Wednesday, May 11, 2011

Geography of Hate

Richard Florida took the Southern Poverty Law Center's list of hate groups by state and correlated group prevalence with other criteria about each state (voted Obama or McCain, religiosity, socio-economic status, and others).

Map of US states with Montana and Mississippi highlighted as having the most hate groups
Florida calls it the Geography of Hate. Minnesota, it turns out, has the lowest number of hate groups per million people. Vermont has the lowest number of groups (two).

The two states with the highest concentration of hate groups are Mississippi and Montana; northern plains and southern states round out the top ten list. Florida's premise is that frustration from low education and economic status leads group members to take out their aggression on the "other" -- based on race, sexual identity, or immigrant status. Which seems pretty obvious, but when you look at his scatter graphs, it doesn't explain Montana.

On the "working class" criterion, for instance, Mississippi swings toward the blue-collar end of the spectrum, but Montana is in line with states like Minnesota; Wisconsin, for instance, is much more working class than Montana but is second lowest on the concentration of hate groups.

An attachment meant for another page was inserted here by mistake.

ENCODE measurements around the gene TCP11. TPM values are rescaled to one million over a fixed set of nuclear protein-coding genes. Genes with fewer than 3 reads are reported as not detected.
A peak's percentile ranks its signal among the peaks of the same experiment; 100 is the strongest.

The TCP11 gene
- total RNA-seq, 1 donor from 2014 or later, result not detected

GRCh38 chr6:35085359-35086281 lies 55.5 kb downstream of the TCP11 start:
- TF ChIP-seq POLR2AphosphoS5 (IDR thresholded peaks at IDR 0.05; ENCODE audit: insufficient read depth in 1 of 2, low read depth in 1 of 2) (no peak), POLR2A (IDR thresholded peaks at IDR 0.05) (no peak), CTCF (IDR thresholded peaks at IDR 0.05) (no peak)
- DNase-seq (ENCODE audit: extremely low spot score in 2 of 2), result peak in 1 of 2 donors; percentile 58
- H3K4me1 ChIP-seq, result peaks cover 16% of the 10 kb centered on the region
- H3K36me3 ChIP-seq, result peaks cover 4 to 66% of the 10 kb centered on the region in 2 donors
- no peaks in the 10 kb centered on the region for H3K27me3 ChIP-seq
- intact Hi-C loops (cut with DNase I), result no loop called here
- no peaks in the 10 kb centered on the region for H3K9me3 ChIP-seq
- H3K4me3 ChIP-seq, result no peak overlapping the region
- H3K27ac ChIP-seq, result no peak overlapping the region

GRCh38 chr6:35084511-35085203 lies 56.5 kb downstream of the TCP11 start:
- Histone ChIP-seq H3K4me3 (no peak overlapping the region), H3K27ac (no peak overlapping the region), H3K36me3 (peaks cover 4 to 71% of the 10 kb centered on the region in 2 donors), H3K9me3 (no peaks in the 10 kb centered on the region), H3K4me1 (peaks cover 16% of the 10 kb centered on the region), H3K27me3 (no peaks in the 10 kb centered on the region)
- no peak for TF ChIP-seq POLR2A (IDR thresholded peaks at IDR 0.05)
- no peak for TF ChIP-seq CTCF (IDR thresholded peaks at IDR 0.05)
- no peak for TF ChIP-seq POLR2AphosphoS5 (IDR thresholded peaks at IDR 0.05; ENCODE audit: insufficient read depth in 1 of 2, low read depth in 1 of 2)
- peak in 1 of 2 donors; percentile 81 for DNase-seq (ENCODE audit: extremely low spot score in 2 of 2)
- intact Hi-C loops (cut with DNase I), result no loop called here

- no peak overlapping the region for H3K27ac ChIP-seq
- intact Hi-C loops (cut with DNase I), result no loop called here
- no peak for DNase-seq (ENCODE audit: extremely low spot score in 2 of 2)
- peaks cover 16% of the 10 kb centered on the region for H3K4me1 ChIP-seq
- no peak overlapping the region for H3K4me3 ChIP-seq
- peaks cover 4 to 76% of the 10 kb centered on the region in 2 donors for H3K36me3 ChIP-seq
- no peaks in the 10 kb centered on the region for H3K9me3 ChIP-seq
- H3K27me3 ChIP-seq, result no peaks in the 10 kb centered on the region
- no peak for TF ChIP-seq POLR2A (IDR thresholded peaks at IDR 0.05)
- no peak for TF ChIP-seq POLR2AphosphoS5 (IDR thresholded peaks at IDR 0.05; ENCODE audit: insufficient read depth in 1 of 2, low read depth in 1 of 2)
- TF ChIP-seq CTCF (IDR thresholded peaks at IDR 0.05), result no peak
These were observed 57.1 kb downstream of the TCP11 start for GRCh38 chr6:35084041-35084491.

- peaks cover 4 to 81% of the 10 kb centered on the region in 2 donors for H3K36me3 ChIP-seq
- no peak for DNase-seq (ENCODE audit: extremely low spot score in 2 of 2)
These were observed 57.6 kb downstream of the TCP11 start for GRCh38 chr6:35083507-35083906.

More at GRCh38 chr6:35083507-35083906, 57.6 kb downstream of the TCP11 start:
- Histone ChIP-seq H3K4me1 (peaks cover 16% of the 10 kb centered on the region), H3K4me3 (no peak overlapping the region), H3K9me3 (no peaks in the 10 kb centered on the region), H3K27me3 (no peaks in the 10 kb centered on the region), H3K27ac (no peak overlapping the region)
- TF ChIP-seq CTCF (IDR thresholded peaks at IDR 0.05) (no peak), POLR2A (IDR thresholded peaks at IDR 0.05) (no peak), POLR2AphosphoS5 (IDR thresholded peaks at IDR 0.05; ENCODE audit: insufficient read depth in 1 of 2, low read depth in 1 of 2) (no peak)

Education level is even more anomalous -- Montana has one of the highest levels of education; for religiosity, Montana is in the bottom third of states.

I have some speculation about why Montana comes out so high on the concentration of hate groups list (small population, large land area, tradition of leaving each other alone, which attracts outsiders with a crazy agenda), but Florida never mentions any of that.

By the way, the SPLC defines a hate group as one that has "beliefs or practices that attack or malign an entire class of people, typically for their immutable characteristics."

1 comment:

Pete Hautman said...

Yes, population. With fewer than a million people, Montana only needs about ten "hate groups" to put it into the red.